In the Office?

When I used to work in an office, conversations with my colleagues sometimes revolved around the quirky ways I used to add fitness into my day. Print room press-ups were an office favourite. If I was printing 24 pages, I would do 24 press-ups (usually raised on the counter surface) and race the printer to see who finished first

Ok, it’s not going to get you that summer holiday body in an instant. But incorporating small things like this into the working day means you have already completed 5-10 minutes of exercise without thinking about it, and, without changing your daily routine. Those few minutes during your working day can be a great addition to your scheduled weekly workout and it’s an extra 50 minutes a week! Also, if for some reason you miss your scheduled workout or if you simply can’t fit anything else in, you don’t feel guilty.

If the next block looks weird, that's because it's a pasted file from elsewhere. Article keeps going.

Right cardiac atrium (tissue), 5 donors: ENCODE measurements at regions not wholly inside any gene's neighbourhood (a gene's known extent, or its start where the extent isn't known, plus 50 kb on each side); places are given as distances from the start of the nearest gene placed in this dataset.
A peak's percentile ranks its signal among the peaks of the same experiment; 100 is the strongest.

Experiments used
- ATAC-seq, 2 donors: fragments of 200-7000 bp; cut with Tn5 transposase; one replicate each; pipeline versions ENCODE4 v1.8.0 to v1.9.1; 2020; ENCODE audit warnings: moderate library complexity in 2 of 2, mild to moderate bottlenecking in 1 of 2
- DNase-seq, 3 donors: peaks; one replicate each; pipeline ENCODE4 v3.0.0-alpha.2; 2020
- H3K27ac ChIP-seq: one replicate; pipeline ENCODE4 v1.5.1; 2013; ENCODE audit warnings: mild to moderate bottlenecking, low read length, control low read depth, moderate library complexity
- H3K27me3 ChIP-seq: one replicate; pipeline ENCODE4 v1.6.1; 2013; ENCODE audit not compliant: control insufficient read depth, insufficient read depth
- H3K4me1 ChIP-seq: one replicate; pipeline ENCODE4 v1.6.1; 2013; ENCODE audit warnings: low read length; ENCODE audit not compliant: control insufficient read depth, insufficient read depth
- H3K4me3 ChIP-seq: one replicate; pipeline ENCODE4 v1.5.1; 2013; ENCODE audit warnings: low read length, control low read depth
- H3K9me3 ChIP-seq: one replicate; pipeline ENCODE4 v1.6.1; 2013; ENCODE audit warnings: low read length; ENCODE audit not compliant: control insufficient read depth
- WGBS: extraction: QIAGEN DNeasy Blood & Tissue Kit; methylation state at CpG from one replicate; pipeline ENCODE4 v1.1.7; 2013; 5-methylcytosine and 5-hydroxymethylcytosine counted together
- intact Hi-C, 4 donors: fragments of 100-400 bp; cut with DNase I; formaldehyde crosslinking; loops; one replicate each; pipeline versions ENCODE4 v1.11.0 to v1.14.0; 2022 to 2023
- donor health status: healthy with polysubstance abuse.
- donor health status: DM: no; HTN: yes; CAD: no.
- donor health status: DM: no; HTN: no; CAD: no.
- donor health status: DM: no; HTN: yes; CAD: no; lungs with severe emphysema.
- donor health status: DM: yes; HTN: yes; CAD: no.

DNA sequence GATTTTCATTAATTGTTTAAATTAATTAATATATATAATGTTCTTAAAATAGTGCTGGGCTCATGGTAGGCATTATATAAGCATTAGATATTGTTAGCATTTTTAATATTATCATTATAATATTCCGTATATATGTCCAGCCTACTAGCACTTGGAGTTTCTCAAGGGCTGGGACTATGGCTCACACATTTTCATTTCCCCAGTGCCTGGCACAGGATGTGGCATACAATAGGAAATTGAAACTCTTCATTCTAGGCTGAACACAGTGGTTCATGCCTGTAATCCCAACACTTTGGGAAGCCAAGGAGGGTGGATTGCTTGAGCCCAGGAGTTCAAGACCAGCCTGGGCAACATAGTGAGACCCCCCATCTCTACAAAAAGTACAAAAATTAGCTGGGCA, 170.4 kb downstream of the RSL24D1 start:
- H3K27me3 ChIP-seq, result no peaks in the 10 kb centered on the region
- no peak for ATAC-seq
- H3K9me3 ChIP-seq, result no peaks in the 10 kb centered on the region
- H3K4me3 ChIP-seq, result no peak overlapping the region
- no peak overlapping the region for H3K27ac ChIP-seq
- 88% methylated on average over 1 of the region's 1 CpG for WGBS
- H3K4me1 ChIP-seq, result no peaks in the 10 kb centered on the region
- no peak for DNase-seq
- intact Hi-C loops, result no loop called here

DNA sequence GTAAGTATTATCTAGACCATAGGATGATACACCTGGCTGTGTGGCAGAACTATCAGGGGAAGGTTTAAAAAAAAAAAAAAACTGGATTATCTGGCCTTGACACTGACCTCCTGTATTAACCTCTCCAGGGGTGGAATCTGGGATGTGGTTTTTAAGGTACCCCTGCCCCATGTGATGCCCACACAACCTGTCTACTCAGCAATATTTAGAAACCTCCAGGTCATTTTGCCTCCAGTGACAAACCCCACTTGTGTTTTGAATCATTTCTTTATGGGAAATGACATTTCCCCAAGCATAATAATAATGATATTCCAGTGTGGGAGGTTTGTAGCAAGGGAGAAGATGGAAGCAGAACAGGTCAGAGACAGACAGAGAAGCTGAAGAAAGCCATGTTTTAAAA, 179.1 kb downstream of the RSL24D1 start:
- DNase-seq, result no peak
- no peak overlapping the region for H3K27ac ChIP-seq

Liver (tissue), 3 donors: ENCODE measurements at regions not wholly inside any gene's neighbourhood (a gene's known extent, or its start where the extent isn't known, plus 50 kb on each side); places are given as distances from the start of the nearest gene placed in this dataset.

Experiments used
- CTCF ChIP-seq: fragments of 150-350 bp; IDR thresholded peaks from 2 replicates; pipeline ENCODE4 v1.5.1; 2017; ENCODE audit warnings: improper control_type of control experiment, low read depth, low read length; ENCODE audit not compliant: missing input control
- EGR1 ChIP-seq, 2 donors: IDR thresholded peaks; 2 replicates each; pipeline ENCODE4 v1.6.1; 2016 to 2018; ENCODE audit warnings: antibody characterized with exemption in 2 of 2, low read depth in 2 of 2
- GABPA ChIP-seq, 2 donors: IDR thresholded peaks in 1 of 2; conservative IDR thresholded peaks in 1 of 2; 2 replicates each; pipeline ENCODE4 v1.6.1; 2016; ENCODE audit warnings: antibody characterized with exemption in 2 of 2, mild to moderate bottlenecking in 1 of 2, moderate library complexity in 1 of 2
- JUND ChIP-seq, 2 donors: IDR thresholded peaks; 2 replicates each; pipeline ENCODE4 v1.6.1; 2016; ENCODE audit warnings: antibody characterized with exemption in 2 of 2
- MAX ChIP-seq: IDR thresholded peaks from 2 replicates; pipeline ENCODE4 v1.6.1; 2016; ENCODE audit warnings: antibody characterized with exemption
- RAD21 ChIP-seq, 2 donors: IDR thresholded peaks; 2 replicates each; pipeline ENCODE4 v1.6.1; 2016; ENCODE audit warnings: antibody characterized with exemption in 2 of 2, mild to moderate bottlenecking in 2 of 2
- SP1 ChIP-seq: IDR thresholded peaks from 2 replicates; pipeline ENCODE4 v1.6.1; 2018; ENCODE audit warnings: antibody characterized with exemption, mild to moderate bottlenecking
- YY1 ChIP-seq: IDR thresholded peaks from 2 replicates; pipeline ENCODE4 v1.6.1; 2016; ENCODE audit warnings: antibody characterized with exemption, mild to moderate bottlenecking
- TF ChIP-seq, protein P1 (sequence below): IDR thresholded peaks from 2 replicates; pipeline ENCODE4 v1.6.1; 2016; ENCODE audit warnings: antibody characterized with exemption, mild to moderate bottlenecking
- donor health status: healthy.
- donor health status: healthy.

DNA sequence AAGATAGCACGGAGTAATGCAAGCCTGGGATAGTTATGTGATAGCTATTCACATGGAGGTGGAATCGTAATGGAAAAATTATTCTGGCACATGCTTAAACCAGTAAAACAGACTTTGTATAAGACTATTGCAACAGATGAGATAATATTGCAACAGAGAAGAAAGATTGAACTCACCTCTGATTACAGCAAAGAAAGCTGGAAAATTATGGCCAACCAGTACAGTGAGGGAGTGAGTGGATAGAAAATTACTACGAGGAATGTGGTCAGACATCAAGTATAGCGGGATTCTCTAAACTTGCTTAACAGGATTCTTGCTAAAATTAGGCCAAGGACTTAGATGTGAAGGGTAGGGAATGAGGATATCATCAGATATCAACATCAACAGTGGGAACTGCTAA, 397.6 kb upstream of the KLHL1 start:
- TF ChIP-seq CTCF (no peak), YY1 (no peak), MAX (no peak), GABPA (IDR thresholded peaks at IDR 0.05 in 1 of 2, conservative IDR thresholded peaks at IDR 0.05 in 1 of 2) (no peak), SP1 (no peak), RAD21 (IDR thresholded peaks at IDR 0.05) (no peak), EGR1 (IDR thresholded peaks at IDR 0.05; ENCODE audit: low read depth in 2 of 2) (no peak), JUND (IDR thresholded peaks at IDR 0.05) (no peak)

Remove the guilt factor, don’t be hard on yourself and small incremental changes will help exercise become a habit not a chore!

Lauren is usually found outside doing something active: hiking, snowboarding, or signing herself up to challenges like ultra-marathons but believes it doesn’t take hours in the gym to benefit from physically and aesthetically being active. You can exercise anytime, anywhere and still get the results you want.

Lauren is a passionate trainer who believes exercise can help you lead a longer, happier and healthier lifestyle. Prior to Personal Training, Lauren spent 12 years working for global sponsorship and marketing campaigns, until it took its toll on her own health and well-being and she burnt herself out. That was a turning point in her life, and she decided to turn her passion for exercise into a career.